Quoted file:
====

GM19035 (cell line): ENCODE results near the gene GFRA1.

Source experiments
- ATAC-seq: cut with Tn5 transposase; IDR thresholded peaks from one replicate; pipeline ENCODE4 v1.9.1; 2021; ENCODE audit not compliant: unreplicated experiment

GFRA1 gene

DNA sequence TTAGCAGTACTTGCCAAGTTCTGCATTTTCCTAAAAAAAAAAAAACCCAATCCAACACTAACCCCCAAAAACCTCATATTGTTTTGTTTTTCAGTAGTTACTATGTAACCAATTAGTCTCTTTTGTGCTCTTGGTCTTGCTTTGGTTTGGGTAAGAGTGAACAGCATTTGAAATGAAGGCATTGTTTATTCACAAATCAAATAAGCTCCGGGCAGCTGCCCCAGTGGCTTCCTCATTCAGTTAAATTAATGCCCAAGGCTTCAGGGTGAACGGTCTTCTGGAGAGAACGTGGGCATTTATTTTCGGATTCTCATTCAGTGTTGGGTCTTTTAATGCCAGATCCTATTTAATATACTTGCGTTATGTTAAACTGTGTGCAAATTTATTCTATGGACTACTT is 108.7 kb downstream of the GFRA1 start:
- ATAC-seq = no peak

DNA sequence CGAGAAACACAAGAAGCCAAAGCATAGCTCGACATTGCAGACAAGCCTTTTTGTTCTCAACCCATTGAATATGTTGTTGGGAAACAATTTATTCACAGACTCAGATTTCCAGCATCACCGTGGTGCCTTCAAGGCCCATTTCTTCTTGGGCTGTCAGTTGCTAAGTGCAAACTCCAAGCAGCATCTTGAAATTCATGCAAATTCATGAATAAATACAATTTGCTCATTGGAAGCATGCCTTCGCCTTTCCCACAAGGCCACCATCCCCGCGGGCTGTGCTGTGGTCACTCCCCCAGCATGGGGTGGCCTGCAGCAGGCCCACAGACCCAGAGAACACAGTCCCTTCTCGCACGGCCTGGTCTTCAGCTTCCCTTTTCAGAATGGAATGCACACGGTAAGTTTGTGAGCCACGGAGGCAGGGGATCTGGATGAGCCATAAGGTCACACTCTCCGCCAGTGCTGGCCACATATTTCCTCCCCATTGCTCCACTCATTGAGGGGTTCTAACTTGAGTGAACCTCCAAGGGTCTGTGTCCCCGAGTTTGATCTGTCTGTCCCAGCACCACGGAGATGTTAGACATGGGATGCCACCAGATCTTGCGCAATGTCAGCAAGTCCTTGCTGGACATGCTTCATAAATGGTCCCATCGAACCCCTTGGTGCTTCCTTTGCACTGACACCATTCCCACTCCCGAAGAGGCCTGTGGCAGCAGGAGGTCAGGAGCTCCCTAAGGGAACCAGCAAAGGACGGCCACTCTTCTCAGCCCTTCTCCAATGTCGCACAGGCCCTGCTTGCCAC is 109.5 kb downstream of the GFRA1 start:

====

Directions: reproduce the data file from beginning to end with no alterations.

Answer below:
GM19035 (cell line): ENCODE results near the gene GFRA1.

Source experiments
- ATAC-seq: cut with Tn5 transposase; IDR thresholded peaks from one replicate; pipeline ENCODE4 v1.9.1; 2021; ENCODE audit not compliant: unreplicated experiment

GFRA1 gene

DNA sequence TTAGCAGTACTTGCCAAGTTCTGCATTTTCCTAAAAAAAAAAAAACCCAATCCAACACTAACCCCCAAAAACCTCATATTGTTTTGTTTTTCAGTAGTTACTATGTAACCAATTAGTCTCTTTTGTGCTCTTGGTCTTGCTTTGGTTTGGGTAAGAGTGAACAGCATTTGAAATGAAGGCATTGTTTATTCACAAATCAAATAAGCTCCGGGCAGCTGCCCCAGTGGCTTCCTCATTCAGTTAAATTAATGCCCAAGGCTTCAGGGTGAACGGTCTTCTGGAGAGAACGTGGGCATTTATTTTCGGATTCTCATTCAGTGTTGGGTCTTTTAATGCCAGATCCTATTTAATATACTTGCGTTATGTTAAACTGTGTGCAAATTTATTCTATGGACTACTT is 108.7 kb downstream of the GFRA1 start:
- ATAC-seq = no peak

DNA sequence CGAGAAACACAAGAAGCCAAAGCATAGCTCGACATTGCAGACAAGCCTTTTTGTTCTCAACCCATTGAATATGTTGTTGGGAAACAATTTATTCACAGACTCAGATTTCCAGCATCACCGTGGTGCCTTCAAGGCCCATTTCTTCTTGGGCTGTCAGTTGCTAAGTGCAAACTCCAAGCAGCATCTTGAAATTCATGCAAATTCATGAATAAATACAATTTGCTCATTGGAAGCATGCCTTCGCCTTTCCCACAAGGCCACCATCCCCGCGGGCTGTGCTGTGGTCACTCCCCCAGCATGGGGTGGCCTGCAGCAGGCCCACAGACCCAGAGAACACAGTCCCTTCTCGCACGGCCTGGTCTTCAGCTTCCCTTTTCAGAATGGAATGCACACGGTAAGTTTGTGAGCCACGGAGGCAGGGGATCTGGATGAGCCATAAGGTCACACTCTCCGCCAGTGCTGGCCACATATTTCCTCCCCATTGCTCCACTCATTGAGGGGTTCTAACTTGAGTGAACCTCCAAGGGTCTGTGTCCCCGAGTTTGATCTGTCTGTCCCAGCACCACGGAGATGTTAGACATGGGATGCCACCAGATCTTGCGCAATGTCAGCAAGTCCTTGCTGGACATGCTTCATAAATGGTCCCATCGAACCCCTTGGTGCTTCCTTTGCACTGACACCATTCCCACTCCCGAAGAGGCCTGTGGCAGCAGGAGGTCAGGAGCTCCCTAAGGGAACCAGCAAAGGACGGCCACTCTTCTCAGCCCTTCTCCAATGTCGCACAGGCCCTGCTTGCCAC is 109.5 kb downstream of the GFRA1 start: